February 28, 2011

Déjà Vu: ISP Hijacking Google (and Other) Pages for Ads Via DPI - "Deep Packet Interference"

Greetings. Regular readers may recall the considerable furor that was triggered a bit over three years ago, when I revealed and demonstrated that a Canadian ISP was testing Deep Packet Inspection (DPI) techniques to insert their own informational messages above the Google Home Page and other Web site pages.

At the time, I explained that the JavaScript method employed depended on the use of unencrypted (non-https:) connections, and I noted that it would be a simple step to full-blown ISP-based ad insertion (without the permission of the affected sites) via the same intrusive mechanism.

Now come reports that cable ISP Mediacom has pulled the trigger on this escalation, by actually inserting their own promotional ads above other sites' pages, such as Google in this example.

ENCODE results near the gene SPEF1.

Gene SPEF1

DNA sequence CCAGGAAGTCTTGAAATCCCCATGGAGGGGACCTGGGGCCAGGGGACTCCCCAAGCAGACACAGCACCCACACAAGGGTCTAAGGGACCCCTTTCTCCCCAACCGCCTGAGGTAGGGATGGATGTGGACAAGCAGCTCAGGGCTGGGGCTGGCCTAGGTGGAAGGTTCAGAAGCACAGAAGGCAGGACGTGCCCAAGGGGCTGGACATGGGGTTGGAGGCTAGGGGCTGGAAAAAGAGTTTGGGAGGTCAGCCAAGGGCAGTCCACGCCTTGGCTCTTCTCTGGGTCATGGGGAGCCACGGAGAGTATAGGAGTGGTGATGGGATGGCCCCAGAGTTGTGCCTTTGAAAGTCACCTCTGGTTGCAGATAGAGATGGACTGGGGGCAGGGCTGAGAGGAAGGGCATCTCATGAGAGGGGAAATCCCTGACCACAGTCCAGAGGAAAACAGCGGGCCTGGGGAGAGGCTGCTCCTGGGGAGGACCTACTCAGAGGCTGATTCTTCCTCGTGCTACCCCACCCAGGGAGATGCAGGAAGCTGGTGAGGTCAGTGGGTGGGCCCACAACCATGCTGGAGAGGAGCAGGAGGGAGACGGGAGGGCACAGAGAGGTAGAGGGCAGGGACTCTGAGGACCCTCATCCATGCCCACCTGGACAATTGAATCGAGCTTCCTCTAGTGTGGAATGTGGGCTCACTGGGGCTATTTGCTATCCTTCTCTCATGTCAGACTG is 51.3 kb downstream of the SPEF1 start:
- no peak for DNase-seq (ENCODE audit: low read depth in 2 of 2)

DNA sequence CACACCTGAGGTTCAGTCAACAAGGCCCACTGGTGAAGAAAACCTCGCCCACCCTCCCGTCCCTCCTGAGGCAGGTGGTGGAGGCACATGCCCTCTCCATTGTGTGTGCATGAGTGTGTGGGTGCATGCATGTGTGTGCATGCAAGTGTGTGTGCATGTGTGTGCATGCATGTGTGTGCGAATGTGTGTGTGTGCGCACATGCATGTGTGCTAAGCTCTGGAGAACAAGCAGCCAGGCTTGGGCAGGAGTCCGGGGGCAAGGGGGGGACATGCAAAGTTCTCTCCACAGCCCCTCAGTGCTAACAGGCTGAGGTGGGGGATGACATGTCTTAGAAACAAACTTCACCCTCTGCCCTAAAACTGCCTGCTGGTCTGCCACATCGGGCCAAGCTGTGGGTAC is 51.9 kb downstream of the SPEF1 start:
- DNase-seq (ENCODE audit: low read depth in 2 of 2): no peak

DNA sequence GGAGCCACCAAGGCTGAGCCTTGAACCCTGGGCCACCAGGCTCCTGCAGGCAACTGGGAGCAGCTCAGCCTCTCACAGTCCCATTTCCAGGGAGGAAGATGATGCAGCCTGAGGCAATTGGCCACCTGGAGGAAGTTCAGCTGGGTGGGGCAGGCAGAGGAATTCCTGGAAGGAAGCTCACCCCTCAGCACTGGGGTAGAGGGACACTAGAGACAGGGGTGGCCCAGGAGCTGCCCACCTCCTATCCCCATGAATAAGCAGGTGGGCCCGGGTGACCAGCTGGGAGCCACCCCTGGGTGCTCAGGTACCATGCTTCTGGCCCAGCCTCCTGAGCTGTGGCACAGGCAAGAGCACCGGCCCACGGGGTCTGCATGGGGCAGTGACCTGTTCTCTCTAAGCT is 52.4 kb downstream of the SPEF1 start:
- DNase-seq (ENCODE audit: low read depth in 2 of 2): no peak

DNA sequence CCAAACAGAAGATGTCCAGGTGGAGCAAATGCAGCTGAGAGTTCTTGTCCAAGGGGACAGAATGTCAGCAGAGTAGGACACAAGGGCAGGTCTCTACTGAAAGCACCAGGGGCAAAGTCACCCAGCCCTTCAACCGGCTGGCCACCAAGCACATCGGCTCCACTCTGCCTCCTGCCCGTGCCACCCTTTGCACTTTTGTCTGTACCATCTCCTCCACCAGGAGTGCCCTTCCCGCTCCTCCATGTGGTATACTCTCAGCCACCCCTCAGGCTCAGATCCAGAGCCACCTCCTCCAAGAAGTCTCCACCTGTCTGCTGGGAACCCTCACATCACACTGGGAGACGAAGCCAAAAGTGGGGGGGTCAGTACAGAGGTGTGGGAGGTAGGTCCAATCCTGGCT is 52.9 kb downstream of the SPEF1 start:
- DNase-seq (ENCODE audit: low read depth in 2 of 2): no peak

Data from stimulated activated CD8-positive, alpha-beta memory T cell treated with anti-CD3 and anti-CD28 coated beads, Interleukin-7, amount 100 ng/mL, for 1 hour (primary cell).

Starting from this point forward, I urge the use of the (apparently previously "uncoined") term "Deep Packet Interference" (conveniently also "DPI") for this sort of unacceptable chicanery.

Google now supports https: connections that block such behavior, but you do need to explicitly specify the "https://" URL prefix to enable the encrypted path when using Google Search (some other Google services use https: by default -- there are some complex technical issues involved in this area).

And perhaps Toward Pervasive Internet Encryption: Unshackling the Self-Signed Certificate now has some additional significance -- with the proviso that I now definitely believe that a variety of techniques other than traditional PKI certificate-based encryption systems are worthy of major consideration toward achieving the goal of pervasive crypto across all aspects of the Internet.

In the meantime, Mediacom's apparent commercial interference with the communications between Web sites and their users provides a red flag warning -- and a vivid example -- of the extreme level of packet tampering that some ISPs are apparently ready, willing, and able to deploy.


Posted by Lauren at February 28, 2011 05:46 PM | Permalink
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